The plight of the bees has been a growing concern for everyone who eats. While there are multiple theories on what has caused bee population decimating Colony Collapse Disorder, having inadequate foraging territory and poor nutrition are potential causes every home gardener can help fight. Creating pollinator gardens or even just adding pollinator friendly plants to landscaping or in the vegetable garden can help keep things buzzing along.
“While it’s been said if bees vanish from the earth we would only live for 4 years, that’s a very questionable assumption and, hopefully, an event society will not have to face,” says David Trinklein, University of Missouri extension horticulturist. “What is true is they’re responsible for about a third of the food we eat. If they vanish we wouldn’t starve, but they’re still a very important part of our food chain.”
Pollinators as a whole are necessary for a huge amount of food production, but the European honey bee is a critical species.
“They’re the king of the pollinators,” Trinklein says. “They are morphologically designed to be pollinators while other species are more accidental pollinators. They’re also greater in number and activity level than other species of pollinators.”
Whether doing your part to help support this critical part of the ecosystem or just because you enjoy watching them at work, here are some ways to make your garden and landscaping an inviting and nourishing place for bees.
1. Nectar and pollen. Bees need both nectar and pollen to survive. Nectar is used to make honey, which is a carbohydrate bees consume for quick energy. But careful observers of European honeybees will notice they have pollen-collecting sacks on their hind legs. The pollen is taken back to the hive and transformed to what is known as bee bread. As opposed to the quick, simple energy of honey, bee bread provides protein, fats, minerals, and vitamins. It’s a critical foodstuff especially for the youngest members of the hive making it critical for hives to continue to grow and prosper.
“Many flowers produce both nectar and pollen, but fragrance is a great indicator of a good nectar producer. Nectar and fragrance go together,” Trinklein says. He notes it’s not just good odors that will be attractive to bees. “The butterfly bush is great for attracting bees but, to me, it doesn’t have an appealing smell. However, it produces nectar as is evident because of its attractiveness to pollinators. If we are trying to attract pollinators we can’t rule out plants that aren’t on our olfactory top 10 list.”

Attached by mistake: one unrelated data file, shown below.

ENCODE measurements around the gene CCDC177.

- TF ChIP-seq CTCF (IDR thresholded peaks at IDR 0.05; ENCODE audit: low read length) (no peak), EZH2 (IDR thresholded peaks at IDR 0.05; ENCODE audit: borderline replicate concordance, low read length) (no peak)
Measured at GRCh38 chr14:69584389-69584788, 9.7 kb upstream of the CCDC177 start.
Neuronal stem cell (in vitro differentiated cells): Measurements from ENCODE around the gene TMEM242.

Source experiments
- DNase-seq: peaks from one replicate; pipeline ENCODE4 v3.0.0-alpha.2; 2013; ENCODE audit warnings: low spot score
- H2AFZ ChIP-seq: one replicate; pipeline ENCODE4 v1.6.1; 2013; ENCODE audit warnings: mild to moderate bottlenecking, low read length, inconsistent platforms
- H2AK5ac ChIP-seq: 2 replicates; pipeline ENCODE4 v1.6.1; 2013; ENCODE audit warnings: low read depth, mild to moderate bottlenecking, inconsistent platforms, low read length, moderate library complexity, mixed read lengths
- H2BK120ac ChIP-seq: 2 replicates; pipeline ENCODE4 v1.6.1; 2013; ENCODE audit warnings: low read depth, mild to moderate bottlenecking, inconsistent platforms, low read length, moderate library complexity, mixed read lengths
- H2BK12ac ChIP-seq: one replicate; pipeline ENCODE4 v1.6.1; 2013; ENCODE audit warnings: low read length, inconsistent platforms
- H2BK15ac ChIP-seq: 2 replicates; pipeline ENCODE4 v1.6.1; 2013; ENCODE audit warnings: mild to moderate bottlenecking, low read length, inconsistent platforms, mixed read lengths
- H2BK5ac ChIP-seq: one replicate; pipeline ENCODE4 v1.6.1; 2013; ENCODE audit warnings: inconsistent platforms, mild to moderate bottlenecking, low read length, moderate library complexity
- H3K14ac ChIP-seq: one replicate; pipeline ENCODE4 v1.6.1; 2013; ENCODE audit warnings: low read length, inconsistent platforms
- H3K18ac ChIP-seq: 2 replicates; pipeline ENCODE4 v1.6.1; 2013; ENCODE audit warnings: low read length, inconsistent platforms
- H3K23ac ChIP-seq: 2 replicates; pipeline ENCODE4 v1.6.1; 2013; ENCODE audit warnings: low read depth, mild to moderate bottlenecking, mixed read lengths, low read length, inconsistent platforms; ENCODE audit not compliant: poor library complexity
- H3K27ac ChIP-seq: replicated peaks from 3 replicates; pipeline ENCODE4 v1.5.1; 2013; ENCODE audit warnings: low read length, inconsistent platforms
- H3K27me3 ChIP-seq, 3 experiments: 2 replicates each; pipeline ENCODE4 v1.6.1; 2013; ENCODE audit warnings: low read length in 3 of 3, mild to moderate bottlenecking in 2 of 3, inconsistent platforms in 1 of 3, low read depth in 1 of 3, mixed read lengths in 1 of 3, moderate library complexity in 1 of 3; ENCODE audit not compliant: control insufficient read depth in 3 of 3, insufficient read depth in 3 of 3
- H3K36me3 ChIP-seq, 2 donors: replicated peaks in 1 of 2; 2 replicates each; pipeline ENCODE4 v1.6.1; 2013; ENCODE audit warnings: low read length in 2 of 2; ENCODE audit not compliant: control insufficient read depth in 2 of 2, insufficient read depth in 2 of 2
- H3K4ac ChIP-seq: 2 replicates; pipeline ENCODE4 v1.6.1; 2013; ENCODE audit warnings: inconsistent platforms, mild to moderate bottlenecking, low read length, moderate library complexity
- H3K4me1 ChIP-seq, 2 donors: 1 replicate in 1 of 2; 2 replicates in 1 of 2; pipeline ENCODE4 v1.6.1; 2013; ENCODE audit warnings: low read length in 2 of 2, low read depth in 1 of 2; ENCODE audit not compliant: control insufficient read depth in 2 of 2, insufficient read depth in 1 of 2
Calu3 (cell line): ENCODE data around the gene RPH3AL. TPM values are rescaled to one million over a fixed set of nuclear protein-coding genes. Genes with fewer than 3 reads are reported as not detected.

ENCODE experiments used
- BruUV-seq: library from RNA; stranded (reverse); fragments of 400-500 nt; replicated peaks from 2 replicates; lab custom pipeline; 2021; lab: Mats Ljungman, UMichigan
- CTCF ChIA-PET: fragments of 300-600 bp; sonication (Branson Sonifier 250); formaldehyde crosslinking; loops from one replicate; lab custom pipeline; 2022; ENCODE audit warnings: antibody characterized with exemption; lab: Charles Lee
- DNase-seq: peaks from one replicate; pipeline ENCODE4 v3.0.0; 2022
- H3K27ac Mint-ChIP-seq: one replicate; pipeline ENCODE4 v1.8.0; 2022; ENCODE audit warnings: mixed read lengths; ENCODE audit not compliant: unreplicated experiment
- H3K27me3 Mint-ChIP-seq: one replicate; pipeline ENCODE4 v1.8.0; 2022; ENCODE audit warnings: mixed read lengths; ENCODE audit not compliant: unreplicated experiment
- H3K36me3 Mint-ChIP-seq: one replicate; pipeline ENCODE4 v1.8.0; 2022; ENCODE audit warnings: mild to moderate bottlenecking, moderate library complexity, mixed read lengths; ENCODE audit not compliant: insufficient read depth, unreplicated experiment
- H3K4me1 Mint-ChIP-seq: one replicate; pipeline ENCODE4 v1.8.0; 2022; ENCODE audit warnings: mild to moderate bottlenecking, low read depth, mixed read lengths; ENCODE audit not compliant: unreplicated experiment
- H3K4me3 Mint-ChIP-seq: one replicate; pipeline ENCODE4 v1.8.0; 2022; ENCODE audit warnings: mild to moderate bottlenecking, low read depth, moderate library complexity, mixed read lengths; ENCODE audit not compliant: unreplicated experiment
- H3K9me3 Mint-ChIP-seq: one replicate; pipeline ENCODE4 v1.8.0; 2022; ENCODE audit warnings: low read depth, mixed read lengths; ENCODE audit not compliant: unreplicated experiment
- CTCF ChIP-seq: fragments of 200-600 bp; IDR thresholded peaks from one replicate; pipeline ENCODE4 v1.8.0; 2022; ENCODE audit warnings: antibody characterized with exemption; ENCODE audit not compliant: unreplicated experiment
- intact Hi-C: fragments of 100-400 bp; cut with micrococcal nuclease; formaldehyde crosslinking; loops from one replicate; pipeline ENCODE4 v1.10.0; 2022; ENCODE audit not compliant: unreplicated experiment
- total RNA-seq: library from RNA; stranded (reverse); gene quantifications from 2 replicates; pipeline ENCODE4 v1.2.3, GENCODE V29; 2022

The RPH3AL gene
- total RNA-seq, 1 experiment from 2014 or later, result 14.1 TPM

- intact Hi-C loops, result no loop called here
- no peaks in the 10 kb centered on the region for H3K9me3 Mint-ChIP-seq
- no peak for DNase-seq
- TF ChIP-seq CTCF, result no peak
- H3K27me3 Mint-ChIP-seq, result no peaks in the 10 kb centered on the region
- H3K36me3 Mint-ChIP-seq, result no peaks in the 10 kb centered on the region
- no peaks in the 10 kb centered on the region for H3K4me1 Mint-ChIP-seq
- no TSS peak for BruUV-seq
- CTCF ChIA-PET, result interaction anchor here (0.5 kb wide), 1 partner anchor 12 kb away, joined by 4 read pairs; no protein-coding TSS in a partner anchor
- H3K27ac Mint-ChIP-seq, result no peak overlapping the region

Easy to grow and a treat for the nose, members of the mint family are honeybee magnets, Trinklein says. A number of herbs, including basil, thyme, lavender, lemon balm, oregano, marjoram, rosemary, sage, are all of the mint (Lamiaceae) family. In fact, a gardener may choose to plant a scent garden subsisting entirely of herbs for the enjoyment of the gardener and the bees. Check out this article for tips on gardening with scent.
2. Keep it warm. Bees need warmth to work. They can’t even fly if temperatures are below 55F and won’t be out and working until the thermometer hits 57F.
“The sooner the sun strikes the garden in the morning, the sooner the bees will be warm and start to become active,” Trinklein says.
3. Provide protection. Wind can be problematic for bees as it can make accurate flight difficult and disperses the fragrance attracting them to their food source. “Having the garden somewhat sheltered from wind will make it easier for the bees to fly and also make the garden more enjoyable for the gardener. The fragrance of the nectar will linger and there will be more bee activity to observe,” Trinklein says.
A windbreak of shrubs, trees, or a building can help counter the wind. Be sure to position the garden so these wind blocking structures will cast shade on the flowers in the afternoon when temperatures are already warm. While they need heat to get going, bees don’t like to be overly hot, either, and will stop working when temperatures exceed 100F. A little afternoon shade can give them more hours to collect vital nectar and pollen.
4. Continuous bloom. Bees need to collect food from early spring through late fall to support a healthy hive. To be a full-season host for honeybees, it’s critical to always have food available to them which means planting a variety of flowers.
“In perennial borders you’ll want to make sure you have something that’s attractive to pollinators blooming early, mid, and late season,” Trinklein says. Columbines are one of the first flowers of spring, but stop blooming once truly warm weather hits. But with diversity in the garden, the bees can move from columbines to a warm weather loving bloom like black eyed susan. For tips on keeping a garden in constant bloom, visit this article to achieve a Continuous Cascade of Color .
5. Shelve certain pesticides. If there’s an undesirable insect munching on flowers, carefully choose the means for controlling them. Some pesticides will also be detrimental to bees. An insecticidal soap may be a better option for controlling pests like aphids.
“Bees are covered with pubescence, or hair,” Trinklein explains. “Detergents will dry out and crack the exoskeletons of many soft-bodied insects but is relatively harmless to bees because of these hairs.”
With a bee friendly garden, look forward to working side by side with these industrious and essential insects. Generally unless they’re accidently crushed or swatted, bees will go about their business and leave the gardener to theirs. However it is advisable to avoid strong smelling perfumes, hairsprays or other fragrances which might attract to the gardener confused bees seeking out nectar.
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